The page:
Hunt returned in the Browns ninth game of the season, and his usage was somewhat spotty. He averaged just 5.4 carries per game, with his main impact coming in the passing game, where he averaged 5.5 targets and 4.6 receptions per game. However, with Chubb now having a full year to have absorbed the system and the Browns having seen his talents, it is likely we see him stealing more carries from Chubb than he did in 2019.

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If we break down the splits with and without Hunt active, we can see why there is a reason for concern. In games 1-4 and games 5-8, Chubb accounted for 83%, and 82% of the Browns carries respectively. In games 9-12, Chubbs split dropped all the way down to 62%. In the final four games, it bounced back to 67% but was still significantly below the first eight weeks.

If that trend from the second half of Chubb receiving around 65% of the Browns carries continues in 2020, then we could see Chubb sitting in the 255 carry region. That number assumes the Browns will log the same number of carries as in 2019 (393). However, even if we see that number increase to the mid-point of the league (406), he would still be looking at around 264 carries.

What is a realistic expectation for Chubb in 2020? 

If we set Chubb’s carries to be around the 265 mark, then our model tells us that an average back will total 1135 rushing yards. However, we also know that Chubb is not an “average back,” with an average of five yards per carry, placing him seventh in the league and second among backs with more than 200 carries. If Chubb repeats that number in 2020, then 1325 yards is the projected outcome.

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However, many projections have Chubb set for less than 250 carries, and if that is the situation we see in 2020, then it will be tough for him to reach 1250 rushing yards.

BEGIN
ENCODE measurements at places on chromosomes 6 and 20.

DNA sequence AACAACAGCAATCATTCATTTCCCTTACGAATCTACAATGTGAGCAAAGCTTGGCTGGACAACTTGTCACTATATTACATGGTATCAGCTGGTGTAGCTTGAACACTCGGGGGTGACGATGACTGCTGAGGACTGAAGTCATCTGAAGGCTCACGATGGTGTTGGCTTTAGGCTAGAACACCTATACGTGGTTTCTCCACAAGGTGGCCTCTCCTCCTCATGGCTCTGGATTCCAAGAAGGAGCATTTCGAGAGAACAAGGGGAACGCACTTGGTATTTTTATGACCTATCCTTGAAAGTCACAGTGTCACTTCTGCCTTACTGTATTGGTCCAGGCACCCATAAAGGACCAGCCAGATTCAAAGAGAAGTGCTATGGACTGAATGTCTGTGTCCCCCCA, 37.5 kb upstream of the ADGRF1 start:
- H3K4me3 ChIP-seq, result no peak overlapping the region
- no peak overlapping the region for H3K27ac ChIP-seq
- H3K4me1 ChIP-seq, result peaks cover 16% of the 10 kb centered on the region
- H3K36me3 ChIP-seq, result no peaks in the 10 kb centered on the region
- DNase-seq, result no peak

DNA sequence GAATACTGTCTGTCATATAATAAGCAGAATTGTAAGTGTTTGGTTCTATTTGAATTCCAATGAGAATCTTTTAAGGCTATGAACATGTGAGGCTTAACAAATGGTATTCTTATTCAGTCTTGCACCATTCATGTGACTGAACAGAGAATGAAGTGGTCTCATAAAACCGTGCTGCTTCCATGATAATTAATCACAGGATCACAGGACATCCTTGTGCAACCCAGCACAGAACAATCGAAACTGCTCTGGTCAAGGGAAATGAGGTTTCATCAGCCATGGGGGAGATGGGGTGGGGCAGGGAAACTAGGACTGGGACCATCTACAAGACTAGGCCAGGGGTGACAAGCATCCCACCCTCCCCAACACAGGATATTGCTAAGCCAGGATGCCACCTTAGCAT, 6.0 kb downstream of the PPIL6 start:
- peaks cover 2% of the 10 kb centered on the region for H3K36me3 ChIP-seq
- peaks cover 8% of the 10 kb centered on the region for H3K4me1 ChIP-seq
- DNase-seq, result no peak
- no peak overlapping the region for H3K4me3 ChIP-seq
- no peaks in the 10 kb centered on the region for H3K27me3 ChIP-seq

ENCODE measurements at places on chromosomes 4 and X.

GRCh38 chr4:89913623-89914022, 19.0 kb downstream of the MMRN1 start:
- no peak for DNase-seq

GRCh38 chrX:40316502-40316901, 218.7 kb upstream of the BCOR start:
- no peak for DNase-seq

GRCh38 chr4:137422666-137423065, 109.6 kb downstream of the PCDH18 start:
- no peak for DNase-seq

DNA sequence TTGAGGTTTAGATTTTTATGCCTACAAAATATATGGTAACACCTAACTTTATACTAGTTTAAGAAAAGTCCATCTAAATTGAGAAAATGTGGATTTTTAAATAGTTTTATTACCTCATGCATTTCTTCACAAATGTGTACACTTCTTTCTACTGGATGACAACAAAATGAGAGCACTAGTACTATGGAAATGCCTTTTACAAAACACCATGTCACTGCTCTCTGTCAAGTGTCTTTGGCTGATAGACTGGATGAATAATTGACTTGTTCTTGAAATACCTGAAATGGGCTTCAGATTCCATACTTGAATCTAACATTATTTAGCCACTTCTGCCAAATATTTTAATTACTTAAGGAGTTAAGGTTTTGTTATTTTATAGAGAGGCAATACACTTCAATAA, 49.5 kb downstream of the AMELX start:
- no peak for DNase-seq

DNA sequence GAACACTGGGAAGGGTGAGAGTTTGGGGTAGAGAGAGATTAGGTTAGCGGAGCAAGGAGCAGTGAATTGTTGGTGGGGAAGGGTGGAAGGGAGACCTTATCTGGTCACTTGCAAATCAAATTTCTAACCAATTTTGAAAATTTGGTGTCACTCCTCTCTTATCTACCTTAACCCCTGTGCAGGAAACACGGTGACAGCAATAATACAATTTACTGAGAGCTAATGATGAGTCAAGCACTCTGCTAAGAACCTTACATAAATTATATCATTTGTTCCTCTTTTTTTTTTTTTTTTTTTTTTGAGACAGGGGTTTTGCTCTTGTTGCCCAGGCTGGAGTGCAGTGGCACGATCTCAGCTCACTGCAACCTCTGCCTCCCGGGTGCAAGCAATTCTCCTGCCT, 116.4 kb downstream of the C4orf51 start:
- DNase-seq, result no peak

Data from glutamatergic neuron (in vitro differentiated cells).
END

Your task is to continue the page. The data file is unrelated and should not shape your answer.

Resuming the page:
What does history tell us?

If we look back over the past decade at backs who had between 236 and 286 carries (10% either side of a projected 260 carries), then things look somewhat bleak for Chubb’s chances of topping 1250 rushing yards.

In total, 86 running backs have registered a season total of carries in that range. Just 17 of those (20%) have ended a season with more than 1250 rushing yards. The names above that 1250 number include the likes of Jamaal Charles, Kareem Hunt, Saquon Barkley, Marshawn Lynch, Todd Gurley, Adrian Peterson, and Le’Veon Bell. Chubb has undoubtedly demonstrated he has the talent to be talked about amongst those names, but the odds right now are not in his favor.

If we look closer at those 17 occurrences, just two of them came with a back registering less than 250 carries, Justin Forsett in 2014 and LeSean McCoy in 2016. Additionally, just a further three achieved the feat while logging under 260 carries.

The final verdict

It may seem an odd decision to pick against a back who had as much success as Chubb in 2019. However, the situation with Hunt is a concern that has to be factored in. Even if we simply assume Hunt would have taken 43 carries from Chubb in those first eight games, it would drop Chubb down to 255 carries on the season. If Hunt sees a higher percentage of carries due to more practice time, then things look incredibly bleak.

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Another element to consider is the uncertainty of the 2020 season. With players potentially having to miss significant time at the facility, including the potential of multiple games, any questionable player props should always see the under considered as a play. Of course, this can work both ways, in terms of the absence of potential competition for touches, but the effect on a player like Chubb could be huge if he misses two games and 30-40 carries that those two games would see.

This recommendation comes in two tiers. If your sportsbook has Chubb projected over 1300 rushing yards, then this is a two-unit play. However, if the line they are offering is set in the 1250-1300 region, then I will look to play safer with a one-unit play. I am placing the wager at DraftKings, where the line is 1275.5, and therefore, I will be taking the under at -110 for one unit.

1u – Nick Chubb under 1275.5 rushing yards | -110